- Difficult cases: There are some factors which make a case “difficult.” Factors such as time spent in the United States while the person is out of status, changes in job duties, changes in the employer (such as an acquisition or merger), criminal background, or fraud (real or imagined) all can create problematic issues overseas. At worst, a person may not be able to come back to the United States until these issues are resolved. At best, it will mean that the person will have to come back to the United States, have the issues resolved, and then return for another interview. This costs much in time, effort, and money. On the other hand, a person who has applied for adjustment of status can continue to remain, work, and live in the United States until the issue is resolved.
- Time: It is currently taking two to three years to adjudicate an application for adjustment of status. During this period of time, a person who is applying for permanent residence based on employment cannot change his or her employment within the company or seek employment with another company. This can cause considerable problems in our dynamic economy and prevent a person from moving on to better paying or more challenging jobs.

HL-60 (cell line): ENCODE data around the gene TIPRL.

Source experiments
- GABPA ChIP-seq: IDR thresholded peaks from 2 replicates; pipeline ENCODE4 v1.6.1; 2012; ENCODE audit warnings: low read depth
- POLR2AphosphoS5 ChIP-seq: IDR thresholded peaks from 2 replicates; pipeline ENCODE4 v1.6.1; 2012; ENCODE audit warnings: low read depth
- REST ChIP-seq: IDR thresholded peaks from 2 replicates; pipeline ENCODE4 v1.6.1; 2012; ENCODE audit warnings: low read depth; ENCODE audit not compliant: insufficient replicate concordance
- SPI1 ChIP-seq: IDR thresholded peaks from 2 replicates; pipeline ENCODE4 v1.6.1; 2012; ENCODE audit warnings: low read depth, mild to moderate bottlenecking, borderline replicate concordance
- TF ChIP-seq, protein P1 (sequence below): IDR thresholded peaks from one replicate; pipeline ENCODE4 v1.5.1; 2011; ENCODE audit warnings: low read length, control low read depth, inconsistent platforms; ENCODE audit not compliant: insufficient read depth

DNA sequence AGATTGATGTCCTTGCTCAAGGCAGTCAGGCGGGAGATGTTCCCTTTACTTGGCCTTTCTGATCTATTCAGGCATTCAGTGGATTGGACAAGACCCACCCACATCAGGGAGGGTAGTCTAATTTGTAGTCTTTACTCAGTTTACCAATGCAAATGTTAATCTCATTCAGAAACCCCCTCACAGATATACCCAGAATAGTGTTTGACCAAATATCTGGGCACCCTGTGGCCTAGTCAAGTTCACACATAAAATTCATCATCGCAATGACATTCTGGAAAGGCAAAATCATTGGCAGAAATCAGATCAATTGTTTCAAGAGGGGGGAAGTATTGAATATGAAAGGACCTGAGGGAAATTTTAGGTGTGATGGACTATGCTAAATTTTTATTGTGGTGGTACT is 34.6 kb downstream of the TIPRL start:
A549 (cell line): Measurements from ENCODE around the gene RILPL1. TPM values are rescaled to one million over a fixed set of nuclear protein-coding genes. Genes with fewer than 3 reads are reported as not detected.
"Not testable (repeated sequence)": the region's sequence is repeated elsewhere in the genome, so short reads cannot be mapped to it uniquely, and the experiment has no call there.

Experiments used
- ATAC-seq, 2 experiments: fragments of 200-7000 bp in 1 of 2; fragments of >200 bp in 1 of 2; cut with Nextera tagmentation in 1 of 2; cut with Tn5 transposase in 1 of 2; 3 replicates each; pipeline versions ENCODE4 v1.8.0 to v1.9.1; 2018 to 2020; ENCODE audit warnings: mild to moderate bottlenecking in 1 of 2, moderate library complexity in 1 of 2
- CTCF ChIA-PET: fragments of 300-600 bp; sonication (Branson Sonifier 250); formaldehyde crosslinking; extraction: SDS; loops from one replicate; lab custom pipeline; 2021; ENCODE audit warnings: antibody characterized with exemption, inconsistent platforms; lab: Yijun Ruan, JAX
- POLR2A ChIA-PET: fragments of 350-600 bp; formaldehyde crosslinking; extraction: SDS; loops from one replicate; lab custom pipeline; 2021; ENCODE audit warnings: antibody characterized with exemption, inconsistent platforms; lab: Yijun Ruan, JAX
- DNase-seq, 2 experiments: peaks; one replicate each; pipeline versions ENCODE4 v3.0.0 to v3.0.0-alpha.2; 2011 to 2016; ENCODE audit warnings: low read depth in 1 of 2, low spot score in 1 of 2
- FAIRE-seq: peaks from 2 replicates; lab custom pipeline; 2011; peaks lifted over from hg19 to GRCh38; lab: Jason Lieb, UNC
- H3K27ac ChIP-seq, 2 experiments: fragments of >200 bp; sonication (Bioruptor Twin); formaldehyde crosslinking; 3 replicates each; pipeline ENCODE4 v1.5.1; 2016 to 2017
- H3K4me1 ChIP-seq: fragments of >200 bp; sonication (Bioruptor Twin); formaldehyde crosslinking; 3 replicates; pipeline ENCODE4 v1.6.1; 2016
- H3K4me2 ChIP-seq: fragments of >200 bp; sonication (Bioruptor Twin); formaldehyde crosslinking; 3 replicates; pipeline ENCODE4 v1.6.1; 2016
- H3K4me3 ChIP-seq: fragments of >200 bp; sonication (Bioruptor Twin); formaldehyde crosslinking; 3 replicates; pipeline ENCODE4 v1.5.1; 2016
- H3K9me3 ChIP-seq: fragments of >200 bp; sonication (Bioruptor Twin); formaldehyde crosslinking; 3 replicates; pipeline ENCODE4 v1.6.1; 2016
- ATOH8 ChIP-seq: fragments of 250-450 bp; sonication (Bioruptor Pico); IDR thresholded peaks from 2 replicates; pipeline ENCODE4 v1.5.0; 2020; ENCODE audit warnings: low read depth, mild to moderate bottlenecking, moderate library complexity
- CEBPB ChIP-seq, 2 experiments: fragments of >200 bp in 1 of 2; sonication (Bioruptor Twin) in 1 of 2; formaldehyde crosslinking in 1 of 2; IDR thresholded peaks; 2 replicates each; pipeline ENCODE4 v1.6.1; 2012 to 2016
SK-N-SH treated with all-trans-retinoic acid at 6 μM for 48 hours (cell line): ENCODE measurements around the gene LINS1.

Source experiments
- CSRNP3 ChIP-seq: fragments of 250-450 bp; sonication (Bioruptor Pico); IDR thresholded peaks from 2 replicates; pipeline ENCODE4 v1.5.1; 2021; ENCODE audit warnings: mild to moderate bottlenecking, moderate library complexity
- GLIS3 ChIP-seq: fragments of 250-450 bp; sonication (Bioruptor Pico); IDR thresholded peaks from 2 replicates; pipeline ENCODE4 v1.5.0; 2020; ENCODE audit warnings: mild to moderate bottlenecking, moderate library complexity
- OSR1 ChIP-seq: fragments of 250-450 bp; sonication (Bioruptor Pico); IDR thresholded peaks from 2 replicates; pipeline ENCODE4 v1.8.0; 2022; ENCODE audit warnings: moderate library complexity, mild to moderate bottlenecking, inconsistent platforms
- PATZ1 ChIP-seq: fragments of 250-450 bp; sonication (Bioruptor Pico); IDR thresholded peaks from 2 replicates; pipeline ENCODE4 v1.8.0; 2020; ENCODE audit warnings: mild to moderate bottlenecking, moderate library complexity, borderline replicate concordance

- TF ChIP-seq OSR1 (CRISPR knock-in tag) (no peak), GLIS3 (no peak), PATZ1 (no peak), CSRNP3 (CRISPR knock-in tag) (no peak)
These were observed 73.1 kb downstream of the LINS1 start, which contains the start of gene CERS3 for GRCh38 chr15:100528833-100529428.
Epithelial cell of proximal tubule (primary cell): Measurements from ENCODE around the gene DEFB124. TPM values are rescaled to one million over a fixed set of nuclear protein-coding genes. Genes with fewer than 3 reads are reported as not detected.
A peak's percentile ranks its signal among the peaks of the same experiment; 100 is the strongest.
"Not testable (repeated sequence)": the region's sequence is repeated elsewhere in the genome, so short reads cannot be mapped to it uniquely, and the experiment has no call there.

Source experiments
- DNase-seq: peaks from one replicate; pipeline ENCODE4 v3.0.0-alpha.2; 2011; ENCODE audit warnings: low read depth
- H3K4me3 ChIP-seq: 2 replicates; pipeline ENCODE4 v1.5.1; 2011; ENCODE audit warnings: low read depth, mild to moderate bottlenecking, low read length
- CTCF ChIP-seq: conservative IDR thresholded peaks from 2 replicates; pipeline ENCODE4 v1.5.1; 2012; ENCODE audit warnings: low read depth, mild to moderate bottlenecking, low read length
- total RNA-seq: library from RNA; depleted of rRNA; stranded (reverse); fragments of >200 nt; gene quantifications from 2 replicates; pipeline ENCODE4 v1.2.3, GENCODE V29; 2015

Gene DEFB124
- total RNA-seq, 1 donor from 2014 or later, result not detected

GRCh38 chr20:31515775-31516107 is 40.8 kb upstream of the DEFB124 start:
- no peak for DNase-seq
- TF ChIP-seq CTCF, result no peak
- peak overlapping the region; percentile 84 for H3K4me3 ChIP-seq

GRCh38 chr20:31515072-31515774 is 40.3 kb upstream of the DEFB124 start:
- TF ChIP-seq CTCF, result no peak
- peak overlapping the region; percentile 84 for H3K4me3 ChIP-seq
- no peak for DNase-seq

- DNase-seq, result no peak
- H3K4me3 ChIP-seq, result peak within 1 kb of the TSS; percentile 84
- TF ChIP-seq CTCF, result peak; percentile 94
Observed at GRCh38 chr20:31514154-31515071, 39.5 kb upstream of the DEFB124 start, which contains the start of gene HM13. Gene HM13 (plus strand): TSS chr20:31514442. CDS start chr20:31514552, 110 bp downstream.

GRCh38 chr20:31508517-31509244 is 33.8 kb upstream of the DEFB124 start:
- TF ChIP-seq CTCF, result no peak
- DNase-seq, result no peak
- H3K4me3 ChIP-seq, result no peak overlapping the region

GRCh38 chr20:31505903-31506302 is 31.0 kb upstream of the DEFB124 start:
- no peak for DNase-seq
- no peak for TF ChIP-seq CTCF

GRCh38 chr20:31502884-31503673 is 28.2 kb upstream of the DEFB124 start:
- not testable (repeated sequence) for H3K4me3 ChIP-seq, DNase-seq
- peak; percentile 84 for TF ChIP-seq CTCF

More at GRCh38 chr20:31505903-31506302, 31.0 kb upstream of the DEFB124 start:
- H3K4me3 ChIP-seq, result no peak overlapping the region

- Persons who frequently need to travel and cannot wait up to three months in order to obtain travel authorization, may be disadvantaged by applying for adjustment of status.
Immigrant Visa (Overseas) Processing
Currently, overseas processing normally takes six to eight months. The applicant is only required to return home for about a week at the end of processing. In some cases, overseas processing is taking less than six months. However, there is also the possibility that overseas processing may begin to take longer as more people choose to process overseas. However, since there is no current processing backlog, it will take some time for the backlog to equal what is happening at the Immigration Service.